The UCLA OL has to give Hundley time to throw
The UCLA Bruins and Stanford Cardinal will face off this Friday in the Pac-12 Championship Game. The winner of this contest will gain a berth to the Rose Bowl.
For Stanford, a win will demonstrate not only that Stanford is a premier program in the college football world, but it also validates head coach David Shaw and his ability to run the program in the wake of Jim Harbaugh leaving for the NFL. A victory will signify consecutive years where the Cardinal will have participated in BCS bowl games.
Regardless of the outcome of this game, this year has been considered a massive achievement for Jim Mora. The team is one win away from a 10-win season and one win away from the first Rose Bowl appearance for the Bruins since 1998.
Let's take a look at the keys to the game for the Bruins in order to defeat the Cardinal.
*The game will be played on Friday in Palo Alto, CA. It will be televised on FOX, and can be seen at 5 p.m. PT.
Barr was called for a pass interference penalty on the play above
Penalties have been one aspect plaguing Mora's team all season long. UCLA is the most penalized team in the nation—averaging over 10 penalties per contest.
Last Saturday in the loss to Stanford, UCLA was assessed 12 penalties for 135 yards. A majority of those flubs came during inopportune times—usually on a third-down attempt by Stanford, or in the form of a miscue that crippled a promising UCLA drive.
Anthony Barr was flagged for pass interference when trying to defend Stanford tight end Zach Ertz in coverage. Defensive end Cassius Marsh was flagged for a rather inauspicious hands to the face penalty (when he was clearly being held by a Cardinal offensive lineman). Both those untimely calls led to Cardinal points.
Twelve penalties will not cut it in this game—especially on the road against a team the caliber of Stanford. Somehow, the Bruins have to clean it up and play with more discipline if they are to have a chance in this game.
The game will be won in the trenches
UCLA ran for 73 yards this past Saturday—a paltry number compared to the 221 yards that Stanford rushed for against the Bruins. Johnathan Franklin only had 65 yards on the ground, while UCLA quarterback Brett Hundley was sacked seven times on the day.
Suffice it to say, Stanford dominated up front on both sides of the ball.
The rushing yardage disparity clearly illustrates that Franklin had minimal holes to run through and that Hundley had little time in the pocket to throw the ball.
In order to alleviate pressure by the Cardinal's defensive front, the Bruins may need to get a little creative with Hundley in the run game. Some possible means of gaining yardage could come via roll outs and on the zone read.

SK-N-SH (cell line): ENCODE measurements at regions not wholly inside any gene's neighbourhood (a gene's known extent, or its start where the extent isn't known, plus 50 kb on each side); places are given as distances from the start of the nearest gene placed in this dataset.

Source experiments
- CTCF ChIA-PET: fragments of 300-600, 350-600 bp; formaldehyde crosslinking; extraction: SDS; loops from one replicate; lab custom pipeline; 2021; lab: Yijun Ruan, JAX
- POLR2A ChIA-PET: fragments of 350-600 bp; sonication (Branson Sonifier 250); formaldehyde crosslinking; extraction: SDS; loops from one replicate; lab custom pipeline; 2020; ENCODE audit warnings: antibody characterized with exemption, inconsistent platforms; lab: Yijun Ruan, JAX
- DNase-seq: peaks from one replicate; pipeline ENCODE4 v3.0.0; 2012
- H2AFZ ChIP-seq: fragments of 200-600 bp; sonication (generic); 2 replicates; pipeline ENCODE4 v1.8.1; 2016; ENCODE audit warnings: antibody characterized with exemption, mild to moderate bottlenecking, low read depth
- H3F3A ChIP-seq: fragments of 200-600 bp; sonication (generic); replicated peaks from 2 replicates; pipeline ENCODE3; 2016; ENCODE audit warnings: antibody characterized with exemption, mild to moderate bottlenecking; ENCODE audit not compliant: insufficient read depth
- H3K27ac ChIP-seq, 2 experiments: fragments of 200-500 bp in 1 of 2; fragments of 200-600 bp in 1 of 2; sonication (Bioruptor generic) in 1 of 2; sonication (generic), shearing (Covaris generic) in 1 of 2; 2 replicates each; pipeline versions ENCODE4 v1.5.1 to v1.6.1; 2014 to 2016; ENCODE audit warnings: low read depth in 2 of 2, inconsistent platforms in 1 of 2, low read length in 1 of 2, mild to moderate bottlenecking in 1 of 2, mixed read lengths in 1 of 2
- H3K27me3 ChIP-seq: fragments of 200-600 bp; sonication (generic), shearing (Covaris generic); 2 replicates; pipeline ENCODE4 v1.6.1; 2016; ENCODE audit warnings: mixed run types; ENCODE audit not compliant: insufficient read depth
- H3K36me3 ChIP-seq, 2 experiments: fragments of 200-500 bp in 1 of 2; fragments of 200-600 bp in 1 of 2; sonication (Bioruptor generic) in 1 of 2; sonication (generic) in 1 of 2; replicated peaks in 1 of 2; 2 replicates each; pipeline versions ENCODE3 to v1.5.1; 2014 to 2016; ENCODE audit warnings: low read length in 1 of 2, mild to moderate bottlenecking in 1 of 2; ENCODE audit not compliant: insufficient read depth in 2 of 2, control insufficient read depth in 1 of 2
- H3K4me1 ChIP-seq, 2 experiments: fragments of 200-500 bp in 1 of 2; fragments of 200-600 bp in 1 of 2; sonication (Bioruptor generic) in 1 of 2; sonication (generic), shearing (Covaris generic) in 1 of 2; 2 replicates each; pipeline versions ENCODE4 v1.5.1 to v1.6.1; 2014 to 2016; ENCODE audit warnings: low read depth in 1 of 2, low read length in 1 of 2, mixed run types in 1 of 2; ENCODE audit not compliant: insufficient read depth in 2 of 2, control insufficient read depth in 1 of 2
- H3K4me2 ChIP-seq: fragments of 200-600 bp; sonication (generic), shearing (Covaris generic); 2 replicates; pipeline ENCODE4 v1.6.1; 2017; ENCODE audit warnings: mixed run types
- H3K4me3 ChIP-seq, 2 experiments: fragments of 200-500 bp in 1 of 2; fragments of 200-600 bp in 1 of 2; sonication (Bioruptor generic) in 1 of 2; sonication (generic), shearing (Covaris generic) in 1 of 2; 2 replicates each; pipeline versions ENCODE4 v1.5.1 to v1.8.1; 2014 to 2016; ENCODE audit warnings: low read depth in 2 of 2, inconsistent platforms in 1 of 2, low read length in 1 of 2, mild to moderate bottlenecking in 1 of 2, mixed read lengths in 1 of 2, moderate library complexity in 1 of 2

UCLA didn't attempt any zone read plays in the first game, and that very well could have been by design. UCLA already punched their ticket to the title game, so it didn't make much sense to reveal all of their proverbial cards from a strategic standpoint.
Regardless, both Hundley and Franklin have to be the focal point of the offense. Franklin needs to be productive from the start, and it's imperative that the Bruins protect Hundley from the likes of Henry Anderson, Chase Thomas, Terrence Stephens, Ben Gardner and Shayne Skov.
With heavy rain expected Friday, the game could very well rest with each team's success in the run game.
Fauria leads UCLA in TD grabs
The biggest mismatch that UCLA holds over Stanford comes in the form of their tight end Joseph Fauria.
The 6'8" receiver leads the Bruins in touchdown grabs on the season with 11 and is second on the team in both catches (39) and receiving yards (544). With Fauria's size, there's not one defender on the Cardinal roster that can truly defend him.
UCLA likes to employ Fauria in the red zone (and for good reason, considering his height). However, he needs to be targeted more on dig routes, crossing routes and on patterns that will exploit the seams of the field.
Last week, he had only four catches for 66 yards. It would behoove UCLA greatly if Fauria was targeted at minimum 10 times. The Bruins stand a better chance at knocking off the Cardinal if Fauria is involved early and often.
Taylor on a long touchdown run
UCLA actually did a fairly decent job last week against Stepfan Taylor. Looking at the box score, Taylor did have 142 yards on 20 carries, but those numbers are a bit misleading.
A majority of Taylor's yards came on two long runs—which included a 49-yard scamper for a touchdown. The Bruins did do a nice job at plugging the gaps and forcing Taylor to cut back, rather than to run downhill.
It's absolutely paramount that UCLA not only tackles well, but also stays contained on the line and avoids losing gap integrity. Much of Stanford's success came on jumbo packages, where the Cardinal had as many as three extra linemen in for a said formation.
Mora and defensive coordinator Lou Spanos have to come up with a game plan that not only accounts for the heavy run formations, but also is able to defend play action.
The Cardinal love to roll out their QB Kevin Hogan on plays that look designed for the run. Ertz is often found on crossing routes out of these formations, and versatile fullback Ryan Hewitt is usually targeted in the flat.
With inclement weather on the horizon, it's even more incumbent upon the Bruins to be able to contain the run and make Hogan beat them with his arm.